Just like wild hemp, industrial hemp has a low CBD content and lacks any significant amounts of THC that would cause intoxication upon consumption.
Every part of the plant, from the seeds to the flowers, can be used in one way or another. Industrial hemp can be used to create fabrics, fuel, plastic alternatives, hempcrete, paper, food, cosmetics and much more.
It is such a versatile plant that BMW uses hemp to build parts of their cars in their pursuit for more sustainable manufacturing solutions.
Organic hemp is industrial hemp that has been grown using methods and materials that have a low impact on the environment.
To be certified as organic, hemp must be grown on land that has not used any materials prohibited by organic certification bodies for as long as up to 36 months before harvesting. Synthetic fertilisers and pesticides are good examples of such materials that are considered unhealthy and non-organic.
So why does this all matter? Because hemp can clean up the soil on which it grows. While this is a wonderful benefit for the planet and for farmers who want to sow crops on previously polluted land, this becomes a problem when hemp is used to make products designed for human consumption.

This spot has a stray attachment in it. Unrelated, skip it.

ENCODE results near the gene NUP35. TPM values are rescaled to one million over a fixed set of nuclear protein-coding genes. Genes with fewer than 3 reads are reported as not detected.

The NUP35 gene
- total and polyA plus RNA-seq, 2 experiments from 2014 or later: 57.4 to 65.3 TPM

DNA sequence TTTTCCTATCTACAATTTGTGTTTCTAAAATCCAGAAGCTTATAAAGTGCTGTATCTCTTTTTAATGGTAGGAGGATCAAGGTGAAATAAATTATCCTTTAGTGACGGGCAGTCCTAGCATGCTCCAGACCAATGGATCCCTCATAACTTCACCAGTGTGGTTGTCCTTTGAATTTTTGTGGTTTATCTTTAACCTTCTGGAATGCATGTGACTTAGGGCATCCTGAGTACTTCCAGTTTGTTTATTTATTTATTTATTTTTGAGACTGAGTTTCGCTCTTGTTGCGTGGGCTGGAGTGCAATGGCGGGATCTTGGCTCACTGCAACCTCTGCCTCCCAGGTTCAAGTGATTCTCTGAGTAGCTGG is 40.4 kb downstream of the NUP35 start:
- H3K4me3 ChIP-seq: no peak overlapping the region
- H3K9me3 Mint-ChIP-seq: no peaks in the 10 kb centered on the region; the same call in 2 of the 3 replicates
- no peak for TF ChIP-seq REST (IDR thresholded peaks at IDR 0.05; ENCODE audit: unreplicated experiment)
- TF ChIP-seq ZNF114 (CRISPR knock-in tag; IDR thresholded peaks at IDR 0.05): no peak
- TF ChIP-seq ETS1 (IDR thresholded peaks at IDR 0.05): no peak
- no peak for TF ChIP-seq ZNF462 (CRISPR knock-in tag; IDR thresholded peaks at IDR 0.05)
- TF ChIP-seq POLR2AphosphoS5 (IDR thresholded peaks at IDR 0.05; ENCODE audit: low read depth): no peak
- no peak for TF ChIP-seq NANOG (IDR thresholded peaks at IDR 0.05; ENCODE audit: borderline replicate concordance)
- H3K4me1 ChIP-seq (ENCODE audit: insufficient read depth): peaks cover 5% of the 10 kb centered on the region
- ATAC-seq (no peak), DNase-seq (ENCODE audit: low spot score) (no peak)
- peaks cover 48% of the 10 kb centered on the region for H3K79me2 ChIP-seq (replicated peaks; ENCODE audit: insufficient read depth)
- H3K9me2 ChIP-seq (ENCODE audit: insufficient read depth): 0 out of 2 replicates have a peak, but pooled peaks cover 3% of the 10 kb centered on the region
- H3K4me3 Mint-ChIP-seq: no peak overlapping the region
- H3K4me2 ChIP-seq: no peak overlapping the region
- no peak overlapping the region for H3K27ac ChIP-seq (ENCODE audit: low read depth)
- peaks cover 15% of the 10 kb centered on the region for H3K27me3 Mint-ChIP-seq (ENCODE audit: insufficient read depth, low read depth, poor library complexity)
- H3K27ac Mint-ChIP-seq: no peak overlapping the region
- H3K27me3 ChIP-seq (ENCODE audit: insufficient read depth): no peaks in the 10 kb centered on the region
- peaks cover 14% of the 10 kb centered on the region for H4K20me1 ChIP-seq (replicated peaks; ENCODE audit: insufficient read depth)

If hemp is grown on non-organic soil, there is always a chance that pollutants extracted from the ground will end up in the final product. While this is not a problem when hemp is being used for its fibre, it is a problem when it is being used to make products such as cosmetics or food.
This is why, at Herbliz, we only use organic hemp.
Organic hemp is used for consumer goods and food, including personal care products and supplements in countries where such products are legal.
The advantages of hemp as a crop
Hemp is very easy and cheap to grow. It requires a limited amount of space (compared to other crops) and is famously resilient to many pests. In addition, it does not require the use of any, or very few pesticides and herbicides, allowing for good farming practices that do not pollute the soil with harsh chemicals.